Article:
“Peak hour vehicle traffic” means vehicle traffic volumes during the one-hour weekday afternoon period during which the greatest volume of vehicle traffic uses the arterial system, as identified separately at each appropriate concurrency measurement point.

“Person trips available (PTA)” means the ability of the committed transportation system to accommodate the transportation impacts of new development within a concurrency service area (CSA) and is expressed in terms of weekday p.m. peak hour person trips available. For purposes of the concurrency evaluation, the available person trips will be based on the total person trips calculated for each travel mode less the already used person trips for that mode. The sum of the available person trips for each mode will be the total available person trips for each concurrency evaluation area.

“SEPA” means the State Environmental Policy Act (Chapter 43.21 RCW) as implemented by the city of Bellingham.

“Six-year transportation improvement program” means the expenditures programmed by the city for capital purposes over the next six-year period in the six-year transportation improvement program pursuant to RCW 35.77.010. The financial plan underlying the adopted six-year transportation improvement program identifies all applicable and available revenue sources, and the plan forecasts these revenues through the six-year period with reasonable assurance that such funds will be timely put to such ends.

“Temporary certificate of concurrency” means the initial certificate issued by the public works department confirming the availability and reservation of a specified amount of capacity on the committed transportation system specific to the proposed development.

“Transit-oriented development (TOD)” means land use development that generally has the following characteristics:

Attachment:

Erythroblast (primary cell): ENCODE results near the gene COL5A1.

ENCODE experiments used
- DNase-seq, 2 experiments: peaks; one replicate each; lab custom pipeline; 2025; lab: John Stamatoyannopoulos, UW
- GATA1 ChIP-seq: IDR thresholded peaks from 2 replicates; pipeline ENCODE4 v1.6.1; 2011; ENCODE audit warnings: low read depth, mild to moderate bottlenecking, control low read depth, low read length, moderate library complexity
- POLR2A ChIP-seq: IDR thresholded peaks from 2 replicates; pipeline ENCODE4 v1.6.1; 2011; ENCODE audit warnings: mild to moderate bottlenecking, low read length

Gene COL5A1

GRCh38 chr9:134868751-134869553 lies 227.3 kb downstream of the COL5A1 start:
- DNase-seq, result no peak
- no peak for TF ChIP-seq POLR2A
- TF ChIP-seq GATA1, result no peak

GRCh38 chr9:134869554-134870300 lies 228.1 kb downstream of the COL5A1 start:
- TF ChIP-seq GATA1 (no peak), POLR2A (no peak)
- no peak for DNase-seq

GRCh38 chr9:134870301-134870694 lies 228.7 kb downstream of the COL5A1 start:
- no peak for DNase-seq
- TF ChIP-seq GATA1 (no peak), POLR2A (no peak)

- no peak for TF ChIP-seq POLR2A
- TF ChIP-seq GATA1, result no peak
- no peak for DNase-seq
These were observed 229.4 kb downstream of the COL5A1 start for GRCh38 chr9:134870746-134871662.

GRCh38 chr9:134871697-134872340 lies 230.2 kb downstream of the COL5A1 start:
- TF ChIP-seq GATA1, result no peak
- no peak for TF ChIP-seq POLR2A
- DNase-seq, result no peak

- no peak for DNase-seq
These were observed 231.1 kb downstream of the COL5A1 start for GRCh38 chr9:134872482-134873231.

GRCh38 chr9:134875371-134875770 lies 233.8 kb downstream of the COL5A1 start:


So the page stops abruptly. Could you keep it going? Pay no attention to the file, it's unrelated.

A. A local node containing a mixture of uses in close proximity including office, residential, retail, public and civic uses;

B. High density, high-quality development within 10-minute walk (one-fourth- to one-half-mile radius) surrounding transit stop;

C. Reduced and managed parking inside 10-minute walk (one-fourth- to one-half-mile radius) surrounding transit stop;

D. Transit stop as prominent feature of development;

E. Walkable design with pedestrian as the highest priority;

F. Designed to include the easy use of bicycles, scooters, and other nonmotorized transportation modes; and

G. In some cases, supplemental transit systems including trolleys, streetcars, and, where feasible, regional light rail or heavy rail systems.

“Transportation demand management (TDM) strategies” means techniques or programs that reduce single-occupant vehicle commute travel or improve the capacity of a transportation facility and that are approved by the public works department. TDM strategies may include but are not limited to vanpooling, carpooling, and public transit, access management, signalization, and channelization.

“Transportation impact analysis (TIA)” is the documentation of both on-site and off-site impacts, as well as recommended mitigating measures, to maintain public safety and adopted level of service (LOS) standards on the citywide multimodal transportation system. TIAs shall be performed by an engineer licensed in the state of Washington, according to procedures identified in the city’s Development Guidelines and Improvement Standards Manual, Section 11, “Traffic Studies.”

“Transportation mitigation” includes all nonconcurrency measures required by city development regulations, transportation impact analysis (TIA) mitigation recommendations, State Environmental Policy Act (SEPA) requirements, and traffic impact fee (TIF) assessment to mitigate the nonconcurrency related transportation impacts from a proposed development.